As I understand it, the GOP has five basic goals in the budget talks:
1) Cut the deficit.
2) Cut entitlement spending.
3) Protect defense spending, and possibly even increase it.
4) Simplify the tax code by cleaning out deductions and loopholes.
5) Lower tax rates.
The White House is willing to cut a deal with Republicans that will accomplish 1, 2, 3 and 4. But Republicans don't want that deal. They'd prefer the sequester to that deal. That means they will get less on 1, basically nothing 2, 4, and 5, and they will actively hurt themselves on 3. So, rather than accomplishing four of their five goals, they're accomplishing part of one. Some trade.
I've asked some Republicans sources to explain their thinking to me. But none of the answers quite seems to add up.
One answer is that they're hoping the sequester gives them so much leverage that the Democrats fold and accept an equivalent or larger package of spending cuts that Republicans prefer. But I can't find any Republicans who actually believe that will happen.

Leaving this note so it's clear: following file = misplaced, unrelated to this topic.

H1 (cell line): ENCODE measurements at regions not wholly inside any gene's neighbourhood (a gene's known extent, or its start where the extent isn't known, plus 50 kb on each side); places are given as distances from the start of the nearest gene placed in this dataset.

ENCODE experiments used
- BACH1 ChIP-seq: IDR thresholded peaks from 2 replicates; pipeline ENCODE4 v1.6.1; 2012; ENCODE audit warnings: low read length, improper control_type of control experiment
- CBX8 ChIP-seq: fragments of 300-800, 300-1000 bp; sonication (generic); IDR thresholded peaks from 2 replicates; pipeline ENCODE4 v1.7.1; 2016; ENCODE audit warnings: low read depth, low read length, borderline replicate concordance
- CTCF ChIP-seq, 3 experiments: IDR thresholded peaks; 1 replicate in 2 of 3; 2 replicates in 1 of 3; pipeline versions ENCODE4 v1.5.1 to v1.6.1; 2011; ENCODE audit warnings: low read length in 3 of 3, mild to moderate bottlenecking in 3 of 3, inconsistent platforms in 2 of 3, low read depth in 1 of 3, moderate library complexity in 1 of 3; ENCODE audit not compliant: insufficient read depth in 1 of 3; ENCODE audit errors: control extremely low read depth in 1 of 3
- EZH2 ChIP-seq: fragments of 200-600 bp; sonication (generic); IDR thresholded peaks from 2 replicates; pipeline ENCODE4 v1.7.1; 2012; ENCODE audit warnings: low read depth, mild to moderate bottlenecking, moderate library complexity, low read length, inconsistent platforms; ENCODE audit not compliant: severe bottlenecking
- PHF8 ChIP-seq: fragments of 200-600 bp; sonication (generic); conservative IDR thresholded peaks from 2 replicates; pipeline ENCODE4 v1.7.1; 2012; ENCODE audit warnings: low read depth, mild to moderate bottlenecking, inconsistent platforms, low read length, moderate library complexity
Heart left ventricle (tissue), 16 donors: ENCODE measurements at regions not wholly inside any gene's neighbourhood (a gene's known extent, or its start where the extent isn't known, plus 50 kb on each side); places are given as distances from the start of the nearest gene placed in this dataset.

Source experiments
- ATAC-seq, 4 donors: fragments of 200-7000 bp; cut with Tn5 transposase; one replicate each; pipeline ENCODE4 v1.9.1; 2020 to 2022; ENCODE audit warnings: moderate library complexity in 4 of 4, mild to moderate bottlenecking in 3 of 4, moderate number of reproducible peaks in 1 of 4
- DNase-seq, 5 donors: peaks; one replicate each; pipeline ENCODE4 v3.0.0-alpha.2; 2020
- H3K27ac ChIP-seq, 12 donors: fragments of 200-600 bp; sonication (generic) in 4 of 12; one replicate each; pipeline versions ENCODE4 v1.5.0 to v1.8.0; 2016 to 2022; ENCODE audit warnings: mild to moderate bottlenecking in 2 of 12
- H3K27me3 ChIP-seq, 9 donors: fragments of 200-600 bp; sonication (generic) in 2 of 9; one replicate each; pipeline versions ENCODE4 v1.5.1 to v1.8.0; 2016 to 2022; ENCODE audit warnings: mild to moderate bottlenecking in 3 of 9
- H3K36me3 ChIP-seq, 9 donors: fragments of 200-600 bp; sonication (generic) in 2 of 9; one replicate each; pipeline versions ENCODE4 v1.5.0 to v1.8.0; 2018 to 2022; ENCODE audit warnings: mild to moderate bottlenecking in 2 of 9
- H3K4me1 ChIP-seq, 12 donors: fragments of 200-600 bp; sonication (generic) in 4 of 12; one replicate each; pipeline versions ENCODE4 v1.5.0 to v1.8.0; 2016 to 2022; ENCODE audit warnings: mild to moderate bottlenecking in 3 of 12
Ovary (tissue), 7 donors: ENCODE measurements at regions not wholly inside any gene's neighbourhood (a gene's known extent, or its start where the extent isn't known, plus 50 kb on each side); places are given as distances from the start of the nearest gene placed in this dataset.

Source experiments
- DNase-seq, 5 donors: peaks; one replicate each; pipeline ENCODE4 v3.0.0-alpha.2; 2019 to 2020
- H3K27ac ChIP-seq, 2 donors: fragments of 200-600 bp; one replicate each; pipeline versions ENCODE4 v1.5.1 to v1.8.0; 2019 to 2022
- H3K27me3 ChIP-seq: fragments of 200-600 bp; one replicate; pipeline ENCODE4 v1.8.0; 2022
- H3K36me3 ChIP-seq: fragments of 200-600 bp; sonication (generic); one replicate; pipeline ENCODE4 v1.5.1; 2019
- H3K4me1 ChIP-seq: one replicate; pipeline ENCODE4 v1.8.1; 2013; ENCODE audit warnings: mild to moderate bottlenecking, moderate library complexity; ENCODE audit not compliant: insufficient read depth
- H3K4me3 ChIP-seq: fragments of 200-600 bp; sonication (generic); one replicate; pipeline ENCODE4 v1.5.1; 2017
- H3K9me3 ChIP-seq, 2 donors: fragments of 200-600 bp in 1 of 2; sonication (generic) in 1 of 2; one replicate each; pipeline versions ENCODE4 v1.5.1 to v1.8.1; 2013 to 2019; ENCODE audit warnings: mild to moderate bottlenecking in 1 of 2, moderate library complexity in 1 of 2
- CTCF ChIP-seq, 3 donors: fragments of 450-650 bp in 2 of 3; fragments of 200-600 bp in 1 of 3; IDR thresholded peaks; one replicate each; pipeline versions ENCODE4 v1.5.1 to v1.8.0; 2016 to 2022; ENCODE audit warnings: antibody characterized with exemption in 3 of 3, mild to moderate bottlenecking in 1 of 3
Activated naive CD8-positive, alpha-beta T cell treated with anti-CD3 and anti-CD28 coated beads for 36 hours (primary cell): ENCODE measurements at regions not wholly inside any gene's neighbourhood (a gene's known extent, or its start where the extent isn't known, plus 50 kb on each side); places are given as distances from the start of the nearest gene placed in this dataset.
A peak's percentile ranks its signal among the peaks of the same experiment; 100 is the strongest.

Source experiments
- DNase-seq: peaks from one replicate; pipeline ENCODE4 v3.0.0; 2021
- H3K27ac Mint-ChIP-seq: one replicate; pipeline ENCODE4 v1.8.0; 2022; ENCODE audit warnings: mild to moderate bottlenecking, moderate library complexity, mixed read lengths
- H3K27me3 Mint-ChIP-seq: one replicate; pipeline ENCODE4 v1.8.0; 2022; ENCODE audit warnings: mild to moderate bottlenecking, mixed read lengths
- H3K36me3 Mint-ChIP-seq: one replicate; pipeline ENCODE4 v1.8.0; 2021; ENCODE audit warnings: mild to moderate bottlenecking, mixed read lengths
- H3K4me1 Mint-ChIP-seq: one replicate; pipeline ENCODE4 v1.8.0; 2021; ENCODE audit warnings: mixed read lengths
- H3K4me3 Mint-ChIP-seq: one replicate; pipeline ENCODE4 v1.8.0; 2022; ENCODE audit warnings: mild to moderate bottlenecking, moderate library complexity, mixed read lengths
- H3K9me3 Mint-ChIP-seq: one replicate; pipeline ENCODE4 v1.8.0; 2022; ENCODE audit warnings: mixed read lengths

Another explanation is that Republicans don't want to cut tax deductions now -- which is the key to any deal with the Democrats -- because they want to use those deductions to pay for rate-lowering tax reform. But if they're not open to new revenues, they're not getting rate-lowering tax reform while President Obama remains in office. And if they take power after Obama leaves office, they can just lower tax rates without paying for it, as they've done many times before.
A third answer is that the anti-tax pledge holds that cutting deductions to reduce the deficit is a tax increase, and Republicans won't vote for a tax increase, even if it results in a policy outcome they vastly prefer. In other words, it's ratio-myopia.
And perhaps that's the real answer. But it's a bit hard to believe. Perhaps I'm missing something?